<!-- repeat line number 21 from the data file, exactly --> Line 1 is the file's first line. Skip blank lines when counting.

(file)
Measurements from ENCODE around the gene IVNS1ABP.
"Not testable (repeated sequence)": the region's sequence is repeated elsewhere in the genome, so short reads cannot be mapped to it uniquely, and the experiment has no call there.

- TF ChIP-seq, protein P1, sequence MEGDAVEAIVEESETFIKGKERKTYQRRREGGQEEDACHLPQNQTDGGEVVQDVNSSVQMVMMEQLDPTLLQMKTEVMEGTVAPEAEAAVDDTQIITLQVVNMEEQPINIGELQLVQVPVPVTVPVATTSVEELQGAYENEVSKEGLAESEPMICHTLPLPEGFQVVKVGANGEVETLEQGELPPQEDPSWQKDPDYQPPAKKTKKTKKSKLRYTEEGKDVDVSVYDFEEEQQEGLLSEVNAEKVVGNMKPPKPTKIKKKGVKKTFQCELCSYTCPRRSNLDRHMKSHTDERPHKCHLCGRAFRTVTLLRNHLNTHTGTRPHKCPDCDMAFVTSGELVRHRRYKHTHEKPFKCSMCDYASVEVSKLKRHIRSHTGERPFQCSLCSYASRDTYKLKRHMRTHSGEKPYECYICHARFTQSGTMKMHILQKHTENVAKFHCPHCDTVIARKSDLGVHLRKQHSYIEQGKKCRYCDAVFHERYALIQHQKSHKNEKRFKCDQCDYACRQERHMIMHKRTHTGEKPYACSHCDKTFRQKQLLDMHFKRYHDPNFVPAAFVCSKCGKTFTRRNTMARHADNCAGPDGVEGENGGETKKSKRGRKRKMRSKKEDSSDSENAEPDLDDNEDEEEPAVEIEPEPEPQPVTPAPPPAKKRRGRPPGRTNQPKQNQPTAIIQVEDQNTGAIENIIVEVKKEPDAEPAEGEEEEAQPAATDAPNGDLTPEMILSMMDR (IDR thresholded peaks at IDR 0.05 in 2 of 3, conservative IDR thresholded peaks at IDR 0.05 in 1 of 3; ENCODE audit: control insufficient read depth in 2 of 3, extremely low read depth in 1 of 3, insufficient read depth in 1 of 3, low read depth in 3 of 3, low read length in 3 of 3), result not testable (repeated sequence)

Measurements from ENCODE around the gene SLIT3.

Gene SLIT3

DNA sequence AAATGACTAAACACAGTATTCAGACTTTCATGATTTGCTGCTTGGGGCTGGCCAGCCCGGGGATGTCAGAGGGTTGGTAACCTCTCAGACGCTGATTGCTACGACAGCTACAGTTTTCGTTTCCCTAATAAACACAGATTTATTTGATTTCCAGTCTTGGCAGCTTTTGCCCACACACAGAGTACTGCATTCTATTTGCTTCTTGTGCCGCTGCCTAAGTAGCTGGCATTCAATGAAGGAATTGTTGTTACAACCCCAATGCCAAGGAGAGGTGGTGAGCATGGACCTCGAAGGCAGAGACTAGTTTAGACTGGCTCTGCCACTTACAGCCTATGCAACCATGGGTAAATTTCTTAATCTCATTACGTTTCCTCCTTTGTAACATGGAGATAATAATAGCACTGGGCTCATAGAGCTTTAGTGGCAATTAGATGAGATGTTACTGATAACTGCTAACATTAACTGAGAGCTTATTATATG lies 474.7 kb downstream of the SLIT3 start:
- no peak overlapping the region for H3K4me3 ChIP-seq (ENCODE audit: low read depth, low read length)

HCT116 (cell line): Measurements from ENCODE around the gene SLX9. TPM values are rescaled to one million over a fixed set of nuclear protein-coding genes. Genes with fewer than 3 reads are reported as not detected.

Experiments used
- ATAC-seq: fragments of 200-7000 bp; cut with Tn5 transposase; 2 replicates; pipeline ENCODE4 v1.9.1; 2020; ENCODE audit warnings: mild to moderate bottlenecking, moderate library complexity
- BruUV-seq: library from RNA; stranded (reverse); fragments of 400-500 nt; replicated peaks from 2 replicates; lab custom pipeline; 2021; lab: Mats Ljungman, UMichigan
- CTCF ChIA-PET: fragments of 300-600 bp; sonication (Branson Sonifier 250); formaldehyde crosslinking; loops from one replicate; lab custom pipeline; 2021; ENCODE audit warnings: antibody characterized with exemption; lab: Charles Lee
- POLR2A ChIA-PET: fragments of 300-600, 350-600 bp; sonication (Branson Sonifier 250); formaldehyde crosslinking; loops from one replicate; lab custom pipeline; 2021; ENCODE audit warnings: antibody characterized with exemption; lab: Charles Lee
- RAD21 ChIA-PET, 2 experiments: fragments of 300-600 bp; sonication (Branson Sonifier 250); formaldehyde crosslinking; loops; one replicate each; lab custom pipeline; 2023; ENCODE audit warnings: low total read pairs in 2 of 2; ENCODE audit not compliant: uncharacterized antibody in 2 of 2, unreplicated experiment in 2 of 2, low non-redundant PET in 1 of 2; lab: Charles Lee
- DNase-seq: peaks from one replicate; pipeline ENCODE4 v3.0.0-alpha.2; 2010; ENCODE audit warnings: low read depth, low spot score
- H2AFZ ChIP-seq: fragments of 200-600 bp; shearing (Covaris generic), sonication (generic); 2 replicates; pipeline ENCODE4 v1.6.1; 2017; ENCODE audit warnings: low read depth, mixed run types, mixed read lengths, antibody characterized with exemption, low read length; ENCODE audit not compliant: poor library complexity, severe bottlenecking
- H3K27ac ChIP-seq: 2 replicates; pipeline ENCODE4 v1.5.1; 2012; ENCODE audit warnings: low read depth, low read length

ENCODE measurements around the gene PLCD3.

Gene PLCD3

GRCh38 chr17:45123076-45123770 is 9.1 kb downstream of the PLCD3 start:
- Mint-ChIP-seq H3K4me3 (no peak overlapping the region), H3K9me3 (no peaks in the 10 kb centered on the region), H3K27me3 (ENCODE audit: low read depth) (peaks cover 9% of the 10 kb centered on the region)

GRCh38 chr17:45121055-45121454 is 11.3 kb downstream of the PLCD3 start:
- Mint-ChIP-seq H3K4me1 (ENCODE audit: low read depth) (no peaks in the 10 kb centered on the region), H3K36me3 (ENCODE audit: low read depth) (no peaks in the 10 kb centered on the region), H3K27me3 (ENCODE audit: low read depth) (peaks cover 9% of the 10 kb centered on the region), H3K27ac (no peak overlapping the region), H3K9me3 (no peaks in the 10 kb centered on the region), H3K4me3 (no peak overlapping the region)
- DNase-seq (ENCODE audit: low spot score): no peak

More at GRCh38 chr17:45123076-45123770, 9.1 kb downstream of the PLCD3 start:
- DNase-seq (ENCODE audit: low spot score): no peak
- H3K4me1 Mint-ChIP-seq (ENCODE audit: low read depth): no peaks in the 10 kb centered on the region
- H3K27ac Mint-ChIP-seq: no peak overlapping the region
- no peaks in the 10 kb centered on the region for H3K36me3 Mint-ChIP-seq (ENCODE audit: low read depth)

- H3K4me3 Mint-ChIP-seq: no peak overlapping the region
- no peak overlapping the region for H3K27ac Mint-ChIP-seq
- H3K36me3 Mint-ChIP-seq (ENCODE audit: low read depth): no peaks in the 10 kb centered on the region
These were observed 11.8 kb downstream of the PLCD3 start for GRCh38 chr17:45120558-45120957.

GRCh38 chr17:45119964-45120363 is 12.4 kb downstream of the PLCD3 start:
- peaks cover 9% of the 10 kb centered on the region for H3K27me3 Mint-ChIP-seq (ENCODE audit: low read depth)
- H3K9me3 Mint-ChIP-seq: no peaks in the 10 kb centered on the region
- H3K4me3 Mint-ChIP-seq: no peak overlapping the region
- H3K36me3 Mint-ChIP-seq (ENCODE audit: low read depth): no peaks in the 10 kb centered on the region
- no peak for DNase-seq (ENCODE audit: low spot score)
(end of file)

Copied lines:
- Mint-ChIP-seq H3K4me3 (no peak overlapping the region), H3K9me3 (no peaks in the 10 kb centered on the region), H3K27me3 (ENCODE audit: low read depth) (peaks cover 9% of the 10 kb centered on the region)